Femi Owolade is a Research Assistant at LITE supporting a range of LITE Fellowships contributing to the University’s work in widening participation and student success. Femi reflects on the Student Education Conference through a decolonising lens.
The opening address of the Student Education Conference (SEC) saw the Vice Chancellor Simone Buitendijk reinforce her commitment to fostering a sense of belonging and community for staff and students within the University. To cultivate this culture, she called for student education to be redefined in a way that students are engaged as partners and co-creators of knowledge. This opening address set the tone for what would be a student-centric conference, where the perspectives and voices of students were placed at the heart of every conference activity. As I have had the privilege to work closely with our students- mainly through research placement supervision, I did not need to see the conference programme to know that an inevitable talking point to arise from the event is the need to decolonise.
Students from our University, and indeed from universities across the UK, have put out various calls to decolonise the curriculum. In what has become known as a ‘movement’, ‘decolonising the curriculum’ calls for a greater representation of non-Eurocentric views in the modules taught at universities, as well as a greater awareness for some of the inequalities within higher education relating to access, representation, and the attainment gap. Universities across the UK have had varying responses to the movement. While some have committed to a sustained effort to make their curricula more diverse and inclusive, others have developed online courses on the theory and practice of decolonising education.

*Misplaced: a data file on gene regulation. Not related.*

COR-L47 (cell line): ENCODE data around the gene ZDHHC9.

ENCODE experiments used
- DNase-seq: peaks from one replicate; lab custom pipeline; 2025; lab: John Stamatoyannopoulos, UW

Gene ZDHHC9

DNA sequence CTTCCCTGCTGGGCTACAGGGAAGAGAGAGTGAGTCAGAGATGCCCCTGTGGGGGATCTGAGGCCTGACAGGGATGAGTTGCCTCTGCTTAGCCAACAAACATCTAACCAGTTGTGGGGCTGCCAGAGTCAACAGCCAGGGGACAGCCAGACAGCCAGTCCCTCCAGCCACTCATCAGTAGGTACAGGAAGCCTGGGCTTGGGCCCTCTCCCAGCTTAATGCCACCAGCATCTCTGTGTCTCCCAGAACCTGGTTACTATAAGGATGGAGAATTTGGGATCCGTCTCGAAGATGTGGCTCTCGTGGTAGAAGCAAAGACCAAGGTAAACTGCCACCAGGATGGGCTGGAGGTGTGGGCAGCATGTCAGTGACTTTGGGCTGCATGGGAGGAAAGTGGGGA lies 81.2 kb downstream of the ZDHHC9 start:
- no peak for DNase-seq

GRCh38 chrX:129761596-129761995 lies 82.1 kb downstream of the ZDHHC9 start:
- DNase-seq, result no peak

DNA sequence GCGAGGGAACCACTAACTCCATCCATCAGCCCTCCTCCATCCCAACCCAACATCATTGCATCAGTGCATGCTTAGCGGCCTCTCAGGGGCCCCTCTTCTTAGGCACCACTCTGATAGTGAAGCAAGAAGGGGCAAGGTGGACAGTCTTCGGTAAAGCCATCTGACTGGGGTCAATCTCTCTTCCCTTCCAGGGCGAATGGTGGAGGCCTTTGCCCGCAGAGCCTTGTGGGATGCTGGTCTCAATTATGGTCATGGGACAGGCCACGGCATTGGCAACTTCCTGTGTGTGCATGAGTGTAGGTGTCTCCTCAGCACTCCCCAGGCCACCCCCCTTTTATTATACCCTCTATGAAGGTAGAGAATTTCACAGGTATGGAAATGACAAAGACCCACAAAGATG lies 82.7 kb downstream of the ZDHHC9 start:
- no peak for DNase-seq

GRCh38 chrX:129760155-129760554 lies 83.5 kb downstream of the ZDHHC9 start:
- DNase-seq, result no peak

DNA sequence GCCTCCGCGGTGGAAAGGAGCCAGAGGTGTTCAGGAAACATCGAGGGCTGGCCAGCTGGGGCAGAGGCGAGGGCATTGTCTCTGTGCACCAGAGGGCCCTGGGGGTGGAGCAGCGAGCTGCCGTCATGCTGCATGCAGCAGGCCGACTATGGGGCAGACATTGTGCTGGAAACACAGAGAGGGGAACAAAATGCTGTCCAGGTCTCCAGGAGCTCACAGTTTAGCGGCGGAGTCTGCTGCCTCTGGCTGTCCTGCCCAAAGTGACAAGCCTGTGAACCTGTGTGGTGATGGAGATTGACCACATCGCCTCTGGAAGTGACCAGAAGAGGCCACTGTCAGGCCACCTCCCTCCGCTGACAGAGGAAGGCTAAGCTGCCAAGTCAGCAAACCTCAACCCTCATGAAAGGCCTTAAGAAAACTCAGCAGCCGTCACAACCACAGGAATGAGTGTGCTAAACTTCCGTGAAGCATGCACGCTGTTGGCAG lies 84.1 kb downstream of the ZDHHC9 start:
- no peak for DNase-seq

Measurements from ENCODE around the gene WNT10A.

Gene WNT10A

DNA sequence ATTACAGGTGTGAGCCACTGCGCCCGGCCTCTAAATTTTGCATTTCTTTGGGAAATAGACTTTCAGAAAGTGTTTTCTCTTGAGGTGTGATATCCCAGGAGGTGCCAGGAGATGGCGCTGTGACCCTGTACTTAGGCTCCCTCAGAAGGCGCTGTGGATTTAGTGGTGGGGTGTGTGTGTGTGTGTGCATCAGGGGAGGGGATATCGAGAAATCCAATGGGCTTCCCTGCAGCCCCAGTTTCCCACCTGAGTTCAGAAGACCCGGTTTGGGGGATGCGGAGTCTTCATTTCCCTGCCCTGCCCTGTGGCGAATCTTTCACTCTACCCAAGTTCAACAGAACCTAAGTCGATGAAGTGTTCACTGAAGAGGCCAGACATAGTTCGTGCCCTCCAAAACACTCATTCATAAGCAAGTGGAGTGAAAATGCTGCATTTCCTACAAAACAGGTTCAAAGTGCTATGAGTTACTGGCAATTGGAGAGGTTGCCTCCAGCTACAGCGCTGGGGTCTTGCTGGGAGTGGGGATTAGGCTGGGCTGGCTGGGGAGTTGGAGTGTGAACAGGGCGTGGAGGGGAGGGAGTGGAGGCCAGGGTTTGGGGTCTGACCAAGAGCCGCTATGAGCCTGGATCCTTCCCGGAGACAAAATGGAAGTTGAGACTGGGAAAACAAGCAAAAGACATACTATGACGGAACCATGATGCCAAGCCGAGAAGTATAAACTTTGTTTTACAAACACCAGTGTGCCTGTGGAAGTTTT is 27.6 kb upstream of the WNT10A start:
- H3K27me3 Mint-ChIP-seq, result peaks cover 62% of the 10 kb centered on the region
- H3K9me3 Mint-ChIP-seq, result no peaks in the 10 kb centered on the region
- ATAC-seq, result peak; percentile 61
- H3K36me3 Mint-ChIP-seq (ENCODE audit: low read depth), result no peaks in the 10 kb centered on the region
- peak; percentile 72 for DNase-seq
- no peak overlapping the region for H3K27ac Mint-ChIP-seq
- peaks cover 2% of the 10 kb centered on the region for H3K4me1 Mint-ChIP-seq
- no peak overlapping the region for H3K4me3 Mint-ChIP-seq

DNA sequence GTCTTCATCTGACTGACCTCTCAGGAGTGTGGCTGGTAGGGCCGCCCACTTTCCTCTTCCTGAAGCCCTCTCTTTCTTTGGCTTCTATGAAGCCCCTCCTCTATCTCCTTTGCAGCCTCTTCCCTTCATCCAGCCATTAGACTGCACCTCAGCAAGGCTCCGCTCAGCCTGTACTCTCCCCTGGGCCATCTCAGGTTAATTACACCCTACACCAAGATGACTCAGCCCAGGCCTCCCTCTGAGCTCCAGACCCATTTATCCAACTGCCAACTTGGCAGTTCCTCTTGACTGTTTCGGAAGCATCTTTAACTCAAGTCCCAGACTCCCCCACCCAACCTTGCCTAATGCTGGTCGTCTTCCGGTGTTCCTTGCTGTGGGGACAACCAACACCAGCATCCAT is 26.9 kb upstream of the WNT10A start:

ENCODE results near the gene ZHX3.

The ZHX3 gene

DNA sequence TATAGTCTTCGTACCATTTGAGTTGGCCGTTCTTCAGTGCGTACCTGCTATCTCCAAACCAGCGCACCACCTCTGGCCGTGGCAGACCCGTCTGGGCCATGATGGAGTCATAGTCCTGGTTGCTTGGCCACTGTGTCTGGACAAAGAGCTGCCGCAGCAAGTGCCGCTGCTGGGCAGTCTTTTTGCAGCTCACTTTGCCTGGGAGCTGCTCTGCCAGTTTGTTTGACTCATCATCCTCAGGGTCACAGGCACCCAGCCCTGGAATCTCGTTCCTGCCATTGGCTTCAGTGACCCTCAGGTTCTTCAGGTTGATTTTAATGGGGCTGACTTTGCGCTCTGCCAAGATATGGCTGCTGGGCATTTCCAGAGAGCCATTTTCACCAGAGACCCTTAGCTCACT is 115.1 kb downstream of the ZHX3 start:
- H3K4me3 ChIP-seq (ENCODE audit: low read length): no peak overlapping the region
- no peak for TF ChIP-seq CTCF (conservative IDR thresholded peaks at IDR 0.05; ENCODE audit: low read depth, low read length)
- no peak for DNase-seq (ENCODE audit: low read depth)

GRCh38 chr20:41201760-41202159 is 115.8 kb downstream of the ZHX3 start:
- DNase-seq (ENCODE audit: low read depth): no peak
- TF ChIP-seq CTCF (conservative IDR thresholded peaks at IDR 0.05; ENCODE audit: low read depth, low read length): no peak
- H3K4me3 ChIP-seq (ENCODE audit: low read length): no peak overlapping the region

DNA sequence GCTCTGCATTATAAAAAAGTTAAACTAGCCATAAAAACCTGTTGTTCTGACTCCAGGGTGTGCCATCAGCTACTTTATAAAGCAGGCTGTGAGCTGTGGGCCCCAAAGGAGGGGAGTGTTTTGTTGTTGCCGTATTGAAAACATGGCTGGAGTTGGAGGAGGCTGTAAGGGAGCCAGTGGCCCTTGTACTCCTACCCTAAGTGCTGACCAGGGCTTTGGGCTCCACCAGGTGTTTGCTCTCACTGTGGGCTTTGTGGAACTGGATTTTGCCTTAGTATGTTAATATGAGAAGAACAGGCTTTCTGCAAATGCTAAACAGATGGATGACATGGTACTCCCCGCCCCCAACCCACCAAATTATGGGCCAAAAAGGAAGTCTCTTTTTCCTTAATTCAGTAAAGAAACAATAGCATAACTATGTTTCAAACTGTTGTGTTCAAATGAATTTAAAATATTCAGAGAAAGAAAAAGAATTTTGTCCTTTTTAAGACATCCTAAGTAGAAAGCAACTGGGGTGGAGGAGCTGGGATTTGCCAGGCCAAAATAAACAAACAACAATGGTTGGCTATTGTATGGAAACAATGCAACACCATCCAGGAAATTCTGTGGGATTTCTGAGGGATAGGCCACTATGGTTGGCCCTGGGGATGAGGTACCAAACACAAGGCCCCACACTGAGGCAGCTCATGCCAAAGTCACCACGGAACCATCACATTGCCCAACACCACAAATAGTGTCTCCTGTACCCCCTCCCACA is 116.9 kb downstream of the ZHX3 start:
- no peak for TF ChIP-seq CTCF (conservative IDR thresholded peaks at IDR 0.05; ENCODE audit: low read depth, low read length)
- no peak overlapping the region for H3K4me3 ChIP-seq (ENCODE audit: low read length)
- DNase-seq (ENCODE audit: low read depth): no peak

In the University of Leeds, awareness on decolonisation gained prominence with Melz Owusu’s celebrated 2017 TEDTalk on ‘Decolonising the Curriculum’. In just under 11 minutes, Melz, who was at the time the Education Officer, eloquently captured the desperate need to decolonise our curriculum, in a way that reflected the student voice and resonated with the British public. The talk went viral, Melz became an instant celebrity, and it was time to start taking decolonisation seriously.
The following years saw a concerted effort on the part of the University to engage in decolonising conversations. In November 2020, the University of Leeds Educational Engagement team launched the Access and Student Success Strategy 2025, through work led by Louise Banahene, Director of Educational Engagement. The key feature of the strategy was to ensure that students from all backgrounds are provided with fair opportunities to study and thrive in Leeds, as well as to enhance a sense of belonging for students from minoritised groups. To support the delivery of the strategy, the educational engagement team has funded several research activities that feed into the University-wide sense of belonging work– with decolonising teaching practices constituting an integral piece.
We then saw the ‘decolonising’ activity given a focus, with the formation of the Leeds Decolonising Working Group- a group of fellow academics and staff committed to decolonising teaching and learning practices within the University. Since its inception, the group (which I am proud to be a member of) has produced some useful decolonising resources, which include a set of key principles, as well as a podcast series. We have also made attempts to engage and support students doing ‘decolonising’ work. But much more needs to be done.
At the first of the parallel sessions at the conference, the ‘Listening to our community’ room, saw two papers cover the topic of decolonisation. The first, was Esta-Rose Nyeko-Lacek’s ‘Reading lists, decolonization and student success’. Esta’s paper, in its delivery and recommendations, moved our students from the margins to the centre of decolonising activities – where they rightly belong. From its recommendation that lecturers hold discussions with students about why selected sources are considered ‘authoritative’, we see that Esta’s paper is a direct response to the Vice Chancellor’s call for student education to be redefined in a way that students are engaged as partners and co-creators of knowledge.